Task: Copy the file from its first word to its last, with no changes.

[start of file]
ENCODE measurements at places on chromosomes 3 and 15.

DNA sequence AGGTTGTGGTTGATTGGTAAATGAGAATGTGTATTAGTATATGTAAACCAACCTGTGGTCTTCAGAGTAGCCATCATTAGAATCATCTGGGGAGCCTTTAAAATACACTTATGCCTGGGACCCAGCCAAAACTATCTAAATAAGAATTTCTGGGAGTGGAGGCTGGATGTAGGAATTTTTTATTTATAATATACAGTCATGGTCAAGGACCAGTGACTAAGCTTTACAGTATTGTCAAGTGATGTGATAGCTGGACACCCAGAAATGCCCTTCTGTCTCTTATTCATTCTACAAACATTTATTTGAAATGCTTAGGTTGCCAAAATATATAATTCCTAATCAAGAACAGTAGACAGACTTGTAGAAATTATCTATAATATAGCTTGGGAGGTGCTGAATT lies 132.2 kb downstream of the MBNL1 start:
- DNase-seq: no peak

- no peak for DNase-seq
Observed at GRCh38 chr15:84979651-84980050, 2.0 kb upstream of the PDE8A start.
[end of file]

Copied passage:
ENCODE measurements at places on chromosomes 3 and 15.

DNA sequence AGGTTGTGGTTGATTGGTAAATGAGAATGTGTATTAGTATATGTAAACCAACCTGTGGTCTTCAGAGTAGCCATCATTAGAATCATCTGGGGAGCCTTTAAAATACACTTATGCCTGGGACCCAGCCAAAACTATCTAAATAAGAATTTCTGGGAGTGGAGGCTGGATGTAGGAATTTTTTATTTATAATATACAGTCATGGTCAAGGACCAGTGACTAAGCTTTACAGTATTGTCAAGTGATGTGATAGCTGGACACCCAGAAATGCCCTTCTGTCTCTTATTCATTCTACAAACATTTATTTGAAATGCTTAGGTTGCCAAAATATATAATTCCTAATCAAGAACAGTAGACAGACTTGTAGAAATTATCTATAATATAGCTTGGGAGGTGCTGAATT lies 132.2 kb downstream of the MBNL1 start:
- DNase-seq: no peak

- no peak for DNase-seq
Observed at GRCh38 chr15:84979651-84980050, 2.0 kb upstream of the PDE8A start.